MuscleTech Clear Muscle: Free-Acid HMB with BetaTOR

What is MuscleTech’s Clear Muscle? It’s a muscle health supplement using BetaTOR (HMB Free Acid) and some betaine to get you back into the gains territory after super hard training!

Second, there’s some precedent for using leucine metabolites as a superior alternative to leucine itself. For example, back in April 2023, we wrote about MuscleTech Clear Muscle, which uses leucine metabolite beta-hydroxy-beta-methylbutyrate (HMB) to build muscle through mTOR activation.

While there haven’t been a ton of published studies so far, the research we’ve seen has been solidly designed. Bottom line, we think this is an ingredient that’s going to make waves in the industry, and find itself next to leucine — and eventually replacing it — in many situations.

But for 2024, MuscleTech Peptide 185 is the place to try it.

MuscleTech Peptide 185 – Deals and Price Drop Alerts

Get Price Alerts

No spam, no scams.

Disclosure: PricePlow relies on pricing from stores with which we have a business relationship. We work hard to keep pricing current, but you may find a better offer.

Posts are sponsored in part by the retailers and/or brands listed on this page.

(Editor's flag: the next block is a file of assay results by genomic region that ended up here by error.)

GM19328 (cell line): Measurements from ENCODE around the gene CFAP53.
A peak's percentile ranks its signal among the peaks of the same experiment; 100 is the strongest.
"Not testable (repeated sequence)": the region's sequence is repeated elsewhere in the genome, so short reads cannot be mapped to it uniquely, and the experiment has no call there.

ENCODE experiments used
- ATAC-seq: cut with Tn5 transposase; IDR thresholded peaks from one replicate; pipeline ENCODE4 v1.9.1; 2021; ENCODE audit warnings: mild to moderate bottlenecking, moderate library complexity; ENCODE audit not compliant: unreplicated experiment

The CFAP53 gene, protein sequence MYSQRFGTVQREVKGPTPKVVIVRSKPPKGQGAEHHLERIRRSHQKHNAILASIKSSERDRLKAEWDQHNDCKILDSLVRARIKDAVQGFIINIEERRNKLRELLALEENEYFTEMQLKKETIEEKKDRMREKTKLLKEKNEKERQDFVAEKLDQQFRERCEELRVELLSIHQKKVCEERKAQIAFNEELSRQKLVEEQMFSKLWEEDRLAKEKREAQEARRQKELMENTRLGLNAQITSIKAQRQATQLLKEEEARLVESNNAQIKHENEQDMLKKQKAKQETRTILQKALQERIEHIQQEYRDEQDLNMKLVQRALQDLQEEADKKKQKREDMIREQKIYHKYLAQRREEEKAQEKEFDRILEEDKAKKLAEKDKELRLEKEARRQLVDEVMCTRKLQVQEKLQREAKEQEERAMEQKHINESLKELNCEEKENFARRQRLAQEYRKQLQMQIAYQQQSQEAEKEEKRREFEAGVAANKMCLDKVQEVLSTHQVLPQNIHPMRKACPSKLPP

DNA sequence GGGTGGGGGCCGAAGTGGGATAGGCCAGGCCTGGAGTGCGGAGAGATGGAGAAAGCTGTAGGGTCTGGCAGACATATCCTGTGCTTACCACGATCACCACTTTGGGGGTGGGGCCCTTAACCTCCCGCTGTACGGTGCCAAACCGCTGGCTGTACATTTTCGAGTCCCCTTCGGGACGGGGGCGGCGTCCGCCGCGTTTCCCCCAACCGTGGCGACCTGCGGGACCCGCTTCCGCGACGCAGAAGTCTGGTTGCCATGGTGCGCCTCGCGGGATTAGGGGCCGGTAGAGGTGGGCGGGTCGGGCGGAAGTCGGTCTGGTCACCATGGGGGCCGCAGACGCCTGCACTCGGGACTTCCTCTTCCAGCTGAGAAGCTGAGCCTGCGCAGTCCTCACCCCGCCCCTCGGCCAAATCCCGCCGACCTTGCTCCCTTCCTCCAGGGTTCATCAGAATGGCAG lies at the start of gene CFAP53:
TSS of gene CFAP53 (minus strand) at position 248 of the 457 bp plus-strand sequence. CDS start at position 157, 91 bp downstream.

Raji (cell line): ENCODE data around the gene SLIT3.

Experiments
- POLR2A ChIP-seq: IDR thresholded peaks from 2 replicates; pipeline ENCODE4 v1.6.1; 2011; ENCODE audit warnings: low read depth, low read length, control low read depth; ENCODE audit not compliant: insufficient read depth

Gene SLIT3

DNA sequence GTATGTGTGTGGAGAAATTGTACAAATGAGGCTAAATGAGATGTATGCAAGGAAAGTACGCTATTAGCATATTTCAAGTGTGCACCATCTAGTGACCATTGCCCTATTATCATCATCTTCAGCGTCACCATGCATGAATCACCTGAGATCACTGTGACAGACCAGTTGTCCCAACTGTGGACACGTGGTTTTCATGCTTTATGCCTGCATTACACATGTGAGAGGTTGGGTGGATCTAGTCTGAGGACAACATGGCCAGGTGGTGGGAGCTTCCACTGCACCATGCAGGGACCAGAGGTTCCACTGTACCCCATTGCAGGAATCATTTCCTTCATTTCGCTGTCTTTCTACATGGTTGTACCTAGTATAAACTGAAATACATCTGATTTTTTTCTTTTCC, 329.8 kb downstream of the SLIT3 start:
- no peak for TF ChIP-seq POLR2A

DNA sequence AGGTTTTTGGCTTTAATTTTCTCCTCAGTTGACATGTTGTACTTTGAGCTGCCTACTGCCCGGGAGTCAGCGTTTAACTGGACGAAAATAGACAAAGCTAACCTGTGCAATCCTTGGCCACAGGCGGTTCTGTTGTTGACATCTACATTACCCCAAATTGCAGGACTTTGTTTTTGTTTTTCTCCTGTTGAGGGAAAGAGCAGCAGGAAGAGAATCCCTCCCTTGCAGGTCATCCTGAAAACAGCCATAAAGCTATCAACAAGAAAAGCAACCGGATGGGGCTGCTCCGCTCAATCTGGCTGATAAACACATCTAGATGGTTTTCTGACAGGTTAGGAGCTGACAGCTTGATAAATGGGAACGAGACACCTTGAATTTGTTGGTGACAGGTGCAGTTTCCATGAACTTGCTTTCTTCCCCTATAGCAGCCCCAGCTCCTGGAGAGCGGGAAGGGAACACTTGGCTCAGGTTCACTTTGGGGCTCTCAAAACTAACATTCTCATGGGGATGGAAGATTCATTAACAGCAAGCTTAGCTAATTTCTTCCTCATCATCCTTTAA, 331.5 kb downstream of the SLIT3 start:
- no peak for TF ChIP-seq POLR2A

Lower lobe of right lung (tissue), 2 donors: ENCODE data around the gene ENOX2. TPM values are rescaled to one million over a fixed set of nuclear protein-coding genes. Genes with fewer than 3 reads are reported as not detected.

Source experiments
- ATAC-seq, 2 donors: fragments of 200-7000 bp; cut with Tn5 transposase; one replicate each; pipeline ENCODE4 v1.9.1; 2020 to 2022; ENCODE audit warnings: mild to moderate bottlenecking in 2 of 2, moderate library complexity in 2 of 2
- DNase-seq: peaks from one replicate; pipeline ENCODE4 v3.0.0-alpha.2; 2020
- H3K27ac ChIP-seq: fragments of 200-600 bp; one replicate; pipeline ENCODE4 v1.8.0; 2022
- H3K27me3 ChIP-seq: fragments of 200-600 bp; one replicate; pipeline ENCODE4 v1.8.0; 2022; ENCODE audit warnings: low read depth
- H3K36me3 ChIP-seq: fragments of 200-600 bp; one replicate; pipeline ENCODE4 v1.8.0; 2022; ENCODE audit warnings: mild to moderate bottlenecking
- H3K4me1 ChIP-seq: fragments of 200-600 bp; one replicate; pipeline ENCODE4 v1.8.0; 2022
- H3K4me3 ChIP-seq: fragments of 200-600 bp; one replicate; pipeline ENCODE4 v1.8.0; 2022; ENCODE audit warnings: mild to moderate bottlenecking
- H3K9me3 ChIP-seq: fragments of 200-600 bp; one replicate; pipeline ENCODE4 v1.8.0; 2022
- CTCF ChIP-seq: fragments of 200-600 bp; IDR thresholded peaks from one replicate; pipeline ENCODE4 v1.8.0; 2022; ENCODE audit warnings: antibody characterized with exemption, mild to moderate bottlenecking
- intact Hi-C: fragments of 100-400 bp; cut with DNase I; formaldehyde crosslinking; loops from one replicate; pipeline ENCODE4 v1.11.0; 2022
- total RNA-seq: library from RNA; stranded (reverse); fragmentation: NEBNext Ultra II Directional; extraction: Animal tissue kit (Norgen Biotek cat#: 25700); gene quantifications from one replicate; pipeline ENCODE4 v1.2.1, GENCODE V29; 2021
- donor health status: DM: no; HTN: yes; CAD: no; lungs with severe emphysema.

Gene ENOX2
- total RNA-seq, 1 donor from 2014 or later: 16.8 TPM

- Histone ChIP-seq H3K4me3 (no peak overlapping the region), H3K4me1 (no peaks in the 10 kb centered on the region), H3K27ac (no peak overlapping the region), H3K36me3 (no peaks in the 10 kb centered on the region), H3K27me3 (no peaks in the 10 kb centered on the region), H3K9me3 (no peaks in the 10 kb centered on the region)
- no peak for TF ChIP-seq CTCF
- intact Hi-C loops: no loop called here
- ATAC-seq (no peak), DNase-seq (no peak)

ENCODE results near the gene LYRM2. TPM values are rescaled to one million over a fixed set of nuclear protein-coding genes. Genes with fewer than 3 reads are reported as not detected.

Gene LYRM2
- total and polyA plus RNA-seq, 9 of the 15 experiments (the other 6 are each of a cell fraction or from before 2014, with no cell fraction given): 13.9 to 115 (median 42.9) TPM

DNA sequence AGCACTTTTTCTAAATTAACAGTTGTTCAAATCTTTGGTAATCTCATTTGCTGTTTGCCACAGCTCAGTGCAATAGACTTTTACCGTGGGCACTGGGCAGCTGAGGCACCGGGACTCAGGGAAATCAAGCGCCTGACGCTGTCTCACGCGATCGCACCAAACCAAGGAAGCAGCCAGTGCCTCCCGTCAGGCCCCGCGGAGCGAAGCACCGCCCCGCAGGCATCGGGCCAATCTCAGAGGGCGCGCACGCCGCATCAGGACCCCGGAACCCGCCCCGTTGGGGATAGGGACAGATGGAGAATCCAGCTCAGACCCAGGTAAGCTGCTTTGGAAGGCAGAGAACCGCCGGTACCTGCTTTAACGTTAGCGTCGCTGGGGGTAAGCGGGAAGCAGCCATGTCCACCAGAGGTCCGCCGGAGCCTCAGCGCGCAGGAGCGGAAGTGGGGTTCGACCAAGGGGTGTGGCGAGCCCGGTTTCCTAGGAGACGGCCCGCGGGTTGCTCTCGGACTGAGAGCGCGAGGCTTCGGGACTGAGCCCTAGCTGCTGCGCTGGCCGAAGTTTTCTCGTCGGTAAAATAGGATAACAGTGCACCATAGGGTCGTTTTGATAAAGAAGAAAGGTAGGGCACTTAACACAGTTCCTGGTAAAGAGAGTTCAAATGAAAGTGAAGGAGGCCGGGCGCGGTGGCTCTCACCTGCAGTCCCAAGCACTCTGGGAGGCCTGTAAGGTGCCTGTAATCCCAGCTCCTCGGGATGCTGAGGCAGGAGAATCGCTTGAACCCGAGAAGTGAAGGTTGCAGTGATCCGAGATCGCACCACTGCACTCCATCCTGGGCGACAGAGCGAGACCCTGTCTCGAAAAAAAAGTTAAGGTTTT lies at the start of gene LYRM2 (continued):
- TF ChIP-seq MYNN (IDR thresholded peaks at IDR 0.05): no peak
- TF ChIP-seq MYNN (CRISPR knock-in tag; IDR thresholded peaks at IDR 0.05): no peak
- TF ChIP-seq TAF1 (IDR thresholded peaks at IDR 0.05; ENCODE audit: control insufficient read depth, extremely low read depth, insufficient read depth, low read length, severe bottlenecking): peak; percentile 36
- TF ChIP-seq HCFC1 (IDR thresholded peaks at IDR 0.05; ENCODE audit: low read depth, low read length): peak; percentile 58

About the Author: PricePlow Staff

PricePlow Staff

PricePlow is a team of supplement industry veterans that include medical students, competitive strength athletes, and scientific researchers who all became involved with dieting and supplements out of personal need.

The team's collective experiences and research target athletic performance and body composition goals, relying on low-toxicity meat-based diets.

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  1. Laplante, Mathieu, and David M Sabatini. “mTOR signaling in growth control and disease.” Cell vol. 149,2 (2012): 274-93. doi:10.1016/j.cell.2012.03.017;
  2. Xie, Yawen et al. “mTOR in programmed cell death and its therapeutic implications.” Cytokine & growth factor reviews vol. 71-72 (2023): 66-81. doi:10.1016/j.cytogfr.2023.06.002;
  3. Anthony, Joshua C., et al. “Signaling Pathways Involved in Translational Control of Protein Synthesis in Skeletal Muscle by Leucine.” The Journal of Nutrition, vol. 131, no. 3, Mar. 2001, pp. 856S860S, doi:10.1093/jn/131.3.856s.